Wednesday, November 16, 2011
Tea for Two
The so-called 'Teapot Tapes', a recording the "private" discussion between Johns Key and Banks last Friday, has made a lot of us ask the question 'what is a private conversation, anyway?'
We have all had that occasion in a public place - perhaps a cafe or a bus - where we've overheard details of someone's lives without wanting or needing to. Ears don't come with an 'off' button. We hear everything, and sometimes we hear things we'd rather not if given the choice.
A conversation in a public place is not private by any means. Most of it is waffle, granted, and we just don't care. Sometimes it leads to a funny story, tweet or blog, but on some level, we all understand that if you're saying it in a public place, it's not private.
So what about the 'tapes'? The difference between the examples above and the teapot situation is that the conversation was recorded. Whether it was on purpose or accidentally doesn't matter much, it exists now.
So how to view this?
Well, I would say unequivocally that the tapes should be released to the public.
Why? Well partially because it would allow us to go back to the actual political race. We could concentrate on policy instead of rumor. Wouldn't that be nice?
To be honest, if you're going to pull a publicity stunt like the one we saw on Friday (and that's very much what it was. You can tell because the cafe was filled with dozens of people from the media), then you have to be OK with things going a little awry. That's exactly what happened.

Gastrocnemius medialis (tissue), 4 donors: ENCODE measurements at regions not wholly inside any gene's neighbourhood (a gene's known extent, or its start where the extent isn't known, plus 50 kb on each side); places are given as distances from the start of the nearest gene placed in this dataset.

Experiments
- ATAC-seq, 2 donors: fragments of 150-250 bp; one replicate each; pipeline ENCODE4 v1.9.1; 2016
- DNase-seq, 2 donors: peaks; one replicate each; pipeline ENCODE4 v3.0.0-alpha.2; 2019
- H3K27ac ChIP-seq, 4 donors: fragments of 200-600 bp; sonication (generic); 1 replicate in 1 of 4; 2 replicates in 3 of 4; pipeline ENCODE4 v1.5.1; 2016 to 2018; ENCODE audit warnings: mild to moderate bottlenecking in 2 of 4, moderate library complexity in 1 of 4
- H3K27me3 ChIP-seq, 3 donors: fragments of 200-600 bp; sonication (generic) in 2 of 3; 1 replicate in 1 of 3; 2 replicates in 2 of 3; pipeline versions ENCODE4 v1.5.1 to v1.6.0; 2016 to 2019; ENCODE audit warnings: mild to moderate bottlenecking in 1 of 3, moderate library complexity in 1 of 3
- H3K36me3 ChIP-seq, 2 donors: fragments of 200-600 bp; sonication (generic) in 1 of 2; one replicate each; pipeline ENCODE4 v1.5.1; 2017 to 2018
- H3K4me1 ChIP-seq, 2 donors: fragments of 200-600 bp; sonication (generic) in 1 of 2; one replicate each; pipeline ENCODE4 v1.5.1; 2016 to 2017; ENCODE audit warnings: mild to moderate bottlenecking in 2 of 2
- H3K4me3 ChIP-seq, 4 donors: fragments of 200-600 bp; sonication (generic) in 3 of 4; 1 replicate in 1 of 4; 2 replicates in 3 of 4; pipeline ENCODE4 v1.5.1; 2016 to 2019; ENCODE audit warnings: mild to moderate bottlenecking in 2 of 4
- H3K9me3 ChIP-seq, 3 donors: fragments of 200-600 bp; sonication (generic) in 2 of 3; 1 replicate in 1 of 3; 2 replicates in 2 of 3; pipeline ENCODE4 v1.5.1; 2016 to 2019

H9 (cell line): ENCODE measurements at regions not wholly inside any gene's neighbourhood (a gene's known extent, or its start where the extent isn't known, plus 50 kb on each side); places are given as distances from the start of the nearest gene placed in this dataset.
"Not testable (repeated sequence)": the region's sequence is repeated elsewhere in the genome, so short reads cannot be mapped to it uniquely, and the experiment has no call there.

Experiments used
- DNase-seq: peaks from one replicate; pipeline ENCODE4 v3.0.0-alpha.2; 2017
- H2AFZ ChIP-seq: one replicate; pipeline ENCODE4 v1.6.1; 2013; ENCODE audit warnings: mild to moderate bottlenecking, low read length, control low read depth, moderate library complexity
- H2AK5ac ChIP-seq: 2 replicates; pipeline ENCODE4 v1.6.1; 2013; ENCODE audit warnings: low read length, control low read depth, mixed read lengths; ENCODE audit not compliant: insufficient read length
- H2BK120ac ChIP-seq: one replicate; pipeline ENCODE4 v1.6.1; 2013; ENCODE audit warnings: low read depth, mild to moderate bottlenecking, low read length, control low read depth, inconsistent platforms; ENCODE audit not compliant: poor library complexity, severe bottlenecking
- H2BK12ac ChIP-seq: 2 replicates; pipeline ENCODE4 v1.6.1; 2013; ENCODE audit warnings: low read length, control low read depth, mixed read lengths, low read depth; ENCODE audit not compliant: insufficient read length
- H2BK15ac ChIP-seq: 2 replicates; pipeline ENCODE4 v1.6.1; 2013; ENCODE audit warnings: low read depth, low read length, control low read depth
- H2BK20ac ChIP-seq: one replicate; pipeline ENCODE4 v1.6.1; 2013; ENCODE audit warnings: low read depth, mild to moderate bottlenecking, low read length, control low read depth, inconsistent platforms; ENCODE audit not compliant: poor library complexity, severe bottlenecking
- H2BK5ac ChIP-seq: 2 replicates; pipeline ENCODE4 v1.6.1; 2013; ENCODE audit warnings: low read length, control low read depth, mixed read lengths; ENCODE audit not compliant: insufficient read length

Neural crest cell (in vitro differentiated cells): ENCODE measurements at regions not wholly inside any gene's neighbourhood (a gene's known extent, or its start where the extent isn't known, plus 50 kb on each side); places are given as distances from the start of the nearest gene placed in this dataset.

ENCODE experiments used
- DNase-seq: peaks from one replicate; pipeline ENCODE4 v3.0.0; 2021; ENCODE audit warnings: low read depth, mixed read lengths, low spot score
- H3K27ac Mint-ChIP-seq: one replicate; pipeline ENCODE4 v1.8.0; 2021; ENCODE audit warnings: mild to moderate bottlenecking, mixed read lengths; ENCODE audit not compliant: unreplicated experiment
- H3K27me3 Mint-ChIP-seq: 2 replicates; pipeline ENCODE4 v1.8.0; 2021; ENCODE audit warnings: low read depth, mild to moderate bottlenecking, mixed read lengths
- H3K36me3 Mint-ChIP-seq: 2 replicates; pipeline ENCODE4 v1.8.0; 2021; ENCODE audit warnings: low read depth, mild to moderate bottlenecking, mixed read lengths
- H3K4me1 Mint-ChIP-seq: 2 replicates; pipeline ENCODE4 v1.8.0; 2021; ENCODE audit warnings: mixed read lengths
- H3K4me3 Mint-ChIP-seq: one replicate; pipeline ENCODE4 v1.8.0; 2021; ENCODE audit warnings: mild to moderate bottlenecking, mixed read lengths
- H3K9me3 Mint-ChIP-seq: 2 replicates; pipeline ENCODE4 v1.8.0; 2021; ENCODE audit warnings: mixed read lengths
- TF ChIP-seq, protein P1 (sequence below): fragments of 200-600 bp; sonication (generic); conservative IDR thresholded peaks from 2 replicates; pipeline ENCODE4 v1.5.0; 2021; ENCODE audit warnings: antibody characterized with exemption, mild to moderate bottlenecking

If you think back to the examples given at the beginning of this blog then you'll realise with the media presence in that cafe, with or without a tape, something was going to be overheard. It is stupidity to assume that just because they are behind a pane of glass, you can say whatever you like.
Which says a LOT about John Key if you ask me.
So let's assume that the content of the tapes is what the media have been not-so-subtly hinting at. One night watching Campbell Live and you could safely surmise someone said that the voters for NZ First are dying, and therefore Winston won't get back in. That's not a smart thing to say, but it's probably true. The worst thing about this one is that Winston will run with it, and it'll probably cost you a fair amount of the retired vote.
The other one is something about rolling Don Brash after the election. Again, unsurprising, and somewhat boring. This shows scheming, and it doesn't present much of a nice picture when you consider the whole point of the event was to get Epsom voters to vote for John Banks. But on the flipside, Epsom voters like John Banks, they don't like Brash. That could actually work in their favour.
Ultimately it is all a storm in a teacup. I just want us to get back to the real story because at the moment we are inflaming National supporters to rally around Key, and all the media attention is drawing the debate away from who has the best policy, which is kind of the whole point of this democracy thing.
We need to stop buying into the smoke and mirrors. There are a few big things on the line here. Can we please just have our curiosity sated and move on?